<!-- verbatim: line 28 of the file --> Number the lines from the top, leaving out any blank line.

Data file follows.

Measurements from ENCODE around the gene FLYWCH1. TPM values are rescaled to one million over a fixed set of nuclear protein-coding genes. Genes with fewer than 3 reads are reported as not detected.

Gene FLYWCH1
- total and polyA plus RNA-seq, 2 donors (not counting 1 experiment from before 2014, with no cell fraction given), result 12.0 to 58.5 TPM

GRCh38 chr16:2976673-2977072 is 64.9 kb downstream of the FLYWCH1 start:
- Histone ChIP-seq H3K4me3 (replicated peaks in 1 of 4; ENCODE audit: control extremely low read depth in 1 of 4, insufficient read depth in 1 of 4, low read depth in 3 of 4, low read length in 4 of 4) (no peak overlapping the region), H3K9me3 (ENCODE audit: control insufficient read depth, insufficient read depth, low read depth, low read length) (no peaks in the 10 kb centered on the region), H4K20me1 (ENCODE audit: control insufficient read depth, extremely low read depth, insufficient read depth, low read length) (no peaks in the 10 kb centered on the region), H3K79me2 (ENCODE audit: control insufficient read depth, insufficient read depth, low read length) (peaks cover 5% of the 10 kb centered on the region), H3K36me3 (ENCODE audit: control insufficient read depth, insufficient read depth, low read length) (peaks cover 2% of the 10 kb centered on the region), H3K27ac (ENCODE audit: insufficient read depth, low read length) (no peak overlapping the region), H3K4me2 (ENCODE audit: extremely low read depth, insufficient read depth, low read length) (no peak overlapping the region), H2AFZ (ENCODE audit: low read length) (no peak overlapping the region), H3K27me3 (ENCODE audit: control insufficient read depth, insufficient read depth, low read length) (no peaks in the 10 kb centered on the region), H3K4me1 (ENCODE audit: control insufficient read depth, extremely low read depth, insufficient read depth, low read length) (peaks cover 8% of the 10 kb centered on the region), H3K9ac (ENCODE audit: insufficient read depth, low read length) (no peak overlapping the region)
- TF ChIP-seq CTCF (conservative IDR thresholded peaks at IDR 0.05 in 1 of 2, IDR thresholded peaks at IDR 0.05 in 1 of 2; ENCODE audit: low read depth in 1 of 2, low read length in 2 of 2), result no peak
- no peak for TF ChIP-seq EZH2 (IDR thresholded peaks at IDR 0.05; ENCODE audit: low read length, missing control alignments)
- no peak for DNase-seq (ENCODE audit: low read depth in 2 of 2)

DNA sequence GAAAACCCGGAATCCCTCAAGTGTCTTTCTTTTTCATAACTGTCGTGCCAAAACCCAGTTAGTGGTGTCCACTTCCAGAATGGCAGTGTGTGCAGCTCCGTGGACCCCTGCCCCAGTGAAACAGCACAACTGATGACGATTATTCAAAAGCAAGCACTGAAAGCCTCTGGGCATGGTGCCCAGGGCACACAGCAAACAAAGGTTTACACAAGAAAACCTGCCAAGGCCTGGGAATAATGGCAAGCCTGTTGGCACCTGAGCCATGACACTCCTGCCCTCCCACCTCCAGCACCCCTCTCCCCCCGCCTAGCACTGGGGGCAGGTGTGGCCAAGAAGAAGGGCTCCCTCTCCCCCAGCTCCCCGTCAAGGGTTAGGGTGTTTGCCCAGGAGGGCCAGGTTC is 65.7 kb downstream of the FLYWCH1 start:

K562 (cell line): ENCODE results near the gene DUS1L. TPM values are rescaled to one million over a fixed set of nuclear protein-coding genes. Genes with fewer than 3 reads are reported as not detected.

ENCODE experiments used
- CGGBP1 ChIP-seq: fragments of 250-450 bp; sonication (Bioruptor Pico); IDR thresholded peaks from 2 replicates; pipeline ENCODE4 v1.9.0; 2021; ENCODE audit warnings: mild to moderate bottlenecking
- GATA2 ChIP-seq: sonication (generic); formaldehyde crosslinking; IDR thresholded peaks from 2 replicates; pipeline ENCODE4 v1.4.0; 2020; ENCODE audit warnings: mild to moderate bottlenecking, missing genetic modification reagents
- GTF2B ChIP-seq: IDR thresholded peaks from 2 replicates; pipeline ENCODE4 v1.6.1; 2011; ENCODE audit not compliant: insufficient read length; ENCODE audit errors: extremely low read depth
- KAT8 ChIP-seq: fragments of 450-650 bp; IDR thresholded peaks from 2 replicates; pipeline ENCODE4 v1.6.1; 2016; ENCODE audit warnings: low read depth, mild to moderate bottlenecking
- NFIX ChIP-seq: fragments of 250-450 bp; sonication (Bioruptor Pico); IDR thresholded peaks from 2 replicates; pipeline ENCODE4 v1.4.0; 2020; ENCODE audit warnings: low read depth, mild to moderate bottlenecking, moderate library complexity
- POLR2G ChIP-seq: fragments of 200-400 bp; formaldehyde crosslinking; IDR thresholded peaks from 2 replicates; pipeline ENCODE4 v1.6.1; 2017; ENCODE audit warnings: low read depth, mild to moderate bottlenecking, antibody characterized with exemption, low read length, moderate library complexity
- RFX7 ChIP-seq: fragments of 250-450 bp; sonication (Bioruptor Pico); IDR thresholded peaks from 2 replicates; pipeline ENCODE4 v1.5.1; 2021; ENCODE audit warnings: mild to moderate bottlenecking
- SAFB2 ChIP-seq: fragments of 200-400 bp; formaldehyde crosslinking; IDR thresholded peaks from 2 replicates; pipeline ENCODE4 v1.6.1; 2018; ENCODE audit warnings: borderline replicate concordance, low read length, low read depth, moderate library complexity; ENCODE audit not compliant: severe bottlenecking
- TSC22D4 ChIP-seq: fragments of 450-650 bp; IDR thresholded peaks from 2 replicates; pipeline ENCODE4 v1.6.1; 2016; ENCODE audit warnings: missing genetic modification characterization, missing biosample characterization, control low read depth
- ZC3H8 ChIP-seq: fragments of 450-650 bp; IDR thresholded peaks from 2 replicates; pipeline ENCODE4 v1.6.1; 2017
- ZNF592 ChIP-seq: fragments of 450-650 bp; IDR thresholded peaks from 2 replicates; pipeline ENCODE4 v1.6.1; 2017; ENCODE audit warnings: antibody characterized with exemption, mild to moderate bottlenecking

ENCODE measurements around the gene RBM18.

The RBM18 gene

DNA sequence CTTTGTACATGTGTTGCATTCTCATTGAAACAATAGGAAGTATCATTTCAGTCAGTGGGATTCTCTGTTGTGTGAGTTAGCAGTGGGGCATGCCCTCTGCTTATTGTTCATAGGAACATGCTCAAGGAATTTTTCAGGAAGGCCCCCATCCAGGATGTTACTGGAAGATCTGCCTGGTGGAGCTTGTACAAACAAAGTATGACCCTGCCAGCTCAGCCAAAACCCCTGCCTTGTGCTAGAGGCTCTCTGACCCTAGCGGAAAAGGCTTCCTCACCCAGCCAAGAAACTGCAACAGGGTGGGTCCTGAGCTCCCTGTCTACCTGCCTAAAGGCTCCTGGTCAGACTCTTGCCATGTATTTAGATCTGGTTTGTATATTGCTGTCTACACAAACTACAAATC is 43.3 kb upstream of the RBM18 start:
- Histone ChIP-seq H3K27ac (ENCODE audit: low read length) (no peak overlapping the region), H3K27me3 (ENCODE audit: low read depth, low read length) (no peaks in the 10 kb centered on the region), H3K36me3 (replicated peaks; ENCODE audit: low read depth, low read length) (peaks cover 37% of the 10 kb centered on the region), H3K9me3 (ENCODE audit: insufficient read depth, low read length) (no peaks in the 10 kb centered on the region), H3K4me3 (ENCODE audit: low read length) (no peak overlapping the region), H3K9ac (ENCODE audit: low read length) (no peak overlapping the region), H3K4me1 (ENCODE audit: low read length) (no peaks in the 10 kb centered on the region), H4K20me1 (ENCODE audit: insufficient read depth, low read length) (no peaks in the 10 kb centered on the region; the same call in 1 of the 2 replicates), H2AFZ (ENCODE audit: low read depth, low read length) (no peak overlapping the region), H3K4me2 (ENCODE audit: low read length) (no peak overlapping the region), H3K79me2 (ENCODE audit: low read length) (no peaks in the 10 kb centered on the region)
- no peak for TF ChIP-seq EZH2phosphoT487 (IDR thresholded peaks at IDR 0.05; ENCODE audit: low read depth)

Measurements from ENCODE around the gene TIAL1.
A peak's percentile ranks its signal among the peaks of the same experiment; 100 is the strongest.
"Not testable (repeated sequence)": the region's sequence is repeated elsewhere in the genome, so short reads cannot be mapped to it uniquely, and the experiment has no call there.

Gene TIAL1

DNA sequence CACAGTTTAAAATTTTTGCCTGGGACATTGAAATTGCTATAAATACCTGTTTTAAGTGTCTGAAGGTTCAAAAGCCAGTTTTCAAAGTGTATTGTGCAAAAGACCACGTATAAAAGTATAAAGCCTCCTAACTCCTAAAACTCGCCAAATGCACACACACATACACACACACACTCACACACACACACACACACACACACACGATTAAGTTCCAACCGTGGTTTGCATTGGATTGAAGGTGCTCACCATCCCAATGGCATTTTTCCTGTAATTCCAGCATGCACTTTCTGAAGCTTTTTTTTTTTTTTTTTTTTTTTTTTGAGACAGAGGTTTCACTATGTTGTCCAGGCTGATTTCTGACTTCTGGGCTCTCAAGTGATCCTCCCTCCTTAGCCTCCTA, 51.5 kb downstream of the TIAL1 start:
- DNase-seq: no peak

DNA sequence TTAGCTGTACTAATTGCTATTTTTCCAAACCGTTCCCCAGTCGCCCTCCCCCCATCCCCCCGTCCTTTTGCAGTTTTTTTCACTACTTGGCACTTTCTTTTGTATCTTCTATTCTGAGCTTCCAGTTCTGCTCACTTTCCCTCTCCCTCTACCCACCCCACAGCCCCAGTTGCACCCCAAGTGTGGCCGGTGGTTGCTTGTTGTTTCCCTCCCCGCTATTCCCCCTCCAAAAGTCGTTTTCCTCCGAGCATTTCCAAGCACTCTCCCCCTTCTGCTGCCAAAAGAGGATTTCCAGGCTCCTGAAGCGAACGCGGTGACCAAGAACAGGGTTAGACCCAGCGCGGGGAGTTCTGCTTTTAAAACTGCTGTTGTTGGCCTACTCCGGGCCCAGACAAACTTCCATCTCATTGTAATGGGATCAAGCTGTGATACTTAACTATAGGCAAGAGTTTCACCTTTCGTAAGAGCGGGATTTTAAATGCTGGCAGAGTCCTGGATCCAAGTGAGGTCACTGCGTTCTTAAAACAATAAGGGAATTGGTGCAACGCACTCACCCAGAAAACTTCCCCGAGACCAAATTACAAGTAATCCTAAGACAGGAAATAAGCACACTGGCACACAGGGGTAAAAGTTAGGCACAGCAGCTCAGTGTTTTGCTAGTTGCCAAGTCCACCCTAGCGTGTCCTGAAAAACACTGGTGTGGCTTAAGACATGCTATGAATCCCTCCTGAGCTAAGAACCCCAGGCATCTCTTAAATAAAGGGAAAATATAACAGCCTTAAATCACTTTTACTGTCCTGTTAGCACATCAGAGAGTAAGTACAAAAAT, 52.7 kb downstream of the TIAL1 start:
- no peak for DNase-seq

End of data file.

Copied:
Measurements from ENCODE around the gene TIAL1.